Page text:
HIV Testing Treatment Not Reaching Many Americans
TUESDAY, Dec. 3, 2019 (HealthDay News) -- Too few Americans are getting tested or treated for HIV, a new government report shows.
"The time is now to end HIV in America. We have the right tools, the right data and the right leadership to get this done," said Dr. Robert Redfield, director of the U.S. Centers for Disease Control and Prevention.
"Those living with HIV are our best teachers. They are key to helping us reach people where they are so that we can better diagnose and link patients to care," he added in an agency news release.
The CDC Vital Signs report, released Tuesday, found that in 2017 about 154,000 people with HIV did not know they had the AIDS-causing virus and didn't receive HIV treatment to stay healthy, control the virus and avoid transmitting HIV to others. Young people aged 13 to 24 were less likely to know their HIV status than those 25 and older.
Only two-thirds (63%) of people who knew they had HIV had the virus under control through effective treatment. Young people and black Americans were least likely to have the virus under control, according to the U.S. Centers for Disease Control and Prevention researchers.
In 2018, only 18% of the 1.2 million people who could benefit from pre-exposure prophylaxis (PrEP) -- a daily pill that prevents HIV -- had received a prescription for the medication. Rates were especially low among young people, black Americans and Hispanics.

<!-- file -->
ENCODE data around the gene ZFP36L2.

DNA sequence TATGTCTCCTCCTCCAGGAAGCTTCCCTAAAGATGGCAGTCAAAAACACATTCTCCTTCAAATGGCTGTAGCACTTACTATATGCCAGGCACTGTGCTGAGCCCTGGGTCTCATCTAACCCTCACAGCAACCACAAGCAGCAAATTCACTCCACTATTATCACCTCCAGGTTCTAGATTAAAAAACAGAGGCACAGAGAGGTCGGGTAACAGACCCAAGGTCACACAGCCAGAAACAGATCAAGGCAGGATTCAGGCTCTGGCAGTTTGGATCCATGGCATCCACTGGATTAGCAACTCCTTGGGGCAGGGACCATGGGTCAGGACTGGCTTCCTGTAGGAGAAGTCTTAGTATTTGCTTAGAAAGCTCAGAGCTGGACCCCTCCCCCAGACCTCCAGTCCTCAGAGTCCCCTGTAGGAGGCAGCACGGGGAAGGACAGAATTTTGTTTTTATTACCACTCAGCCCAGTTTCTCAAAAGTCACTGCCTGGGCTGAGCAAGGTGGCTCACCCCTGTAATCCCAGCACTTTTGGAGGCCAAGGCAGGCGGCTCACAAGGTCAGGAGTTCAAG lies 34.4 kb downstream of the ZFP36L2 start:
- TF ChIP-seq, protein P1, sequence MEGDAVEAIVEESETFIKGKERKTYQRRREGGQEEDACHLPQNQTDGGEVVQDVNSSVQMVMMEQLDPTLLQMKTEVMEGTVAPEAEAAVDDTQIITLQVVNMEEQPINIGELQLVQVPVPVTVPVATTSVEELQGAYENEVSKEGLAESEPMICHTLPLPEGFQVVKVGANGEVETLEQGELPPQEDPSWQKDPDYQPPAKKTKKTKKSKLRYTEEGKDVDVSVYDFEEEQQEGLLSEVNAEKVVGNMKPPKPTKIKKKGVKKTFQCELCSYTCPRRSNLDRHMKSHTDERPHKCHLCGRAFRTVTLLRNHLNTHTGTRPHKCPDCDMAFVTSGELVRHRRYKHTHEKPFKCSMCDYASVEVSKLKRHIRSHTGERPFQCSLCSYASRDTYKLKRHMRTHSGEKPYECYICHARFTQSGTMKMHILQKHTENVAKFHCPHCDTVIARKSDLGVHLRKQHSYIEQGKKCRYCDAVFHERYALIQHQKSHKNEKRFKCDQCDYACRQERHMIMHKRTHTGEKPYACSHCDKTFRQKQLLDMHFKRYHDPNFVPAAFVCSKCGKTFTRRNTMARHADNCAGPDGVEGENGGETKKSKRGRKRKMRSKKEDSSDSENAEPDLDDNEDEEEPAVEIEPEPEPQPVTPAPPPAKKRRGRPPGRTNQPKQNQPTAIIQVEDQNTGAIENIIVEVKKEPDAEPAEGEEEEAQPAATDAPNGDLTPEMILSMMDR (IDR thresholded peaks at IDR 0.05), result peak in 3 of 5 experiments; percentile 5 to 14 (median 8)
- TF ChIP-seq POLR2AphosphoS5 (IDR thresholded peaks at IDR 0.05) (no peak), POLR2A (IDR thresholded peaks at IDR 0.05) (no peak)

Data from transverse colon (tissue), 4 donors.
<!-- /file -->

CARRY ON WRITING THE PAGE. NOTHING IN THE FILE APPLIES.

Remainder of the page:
The CDC noted that the report included data from 92% of all prescriptions from U.S. retail pharmacies, but did not include prescriptions from closed health care systems, such as managed care organizations and military health plans. Therefore, PrEP coverage was likely higher than the estimates in the report.
Overall, the report shows that progress in reducing new HIV infections in the United States has stalled in recent years, according to the CDC.
New HIV infections remained relatively stable, at about 38,000 per year, from 2013 to 2017, the findings showed.
The CDC researchers said that health disparities need to be corrected to achieve the goals of the federal government's proposed initiative, Ending the HIV Epidemic: A Plan for America, which aims to cut new HIV infections by 90% by 2030.
HIV.gov has more on HIV/AIDS.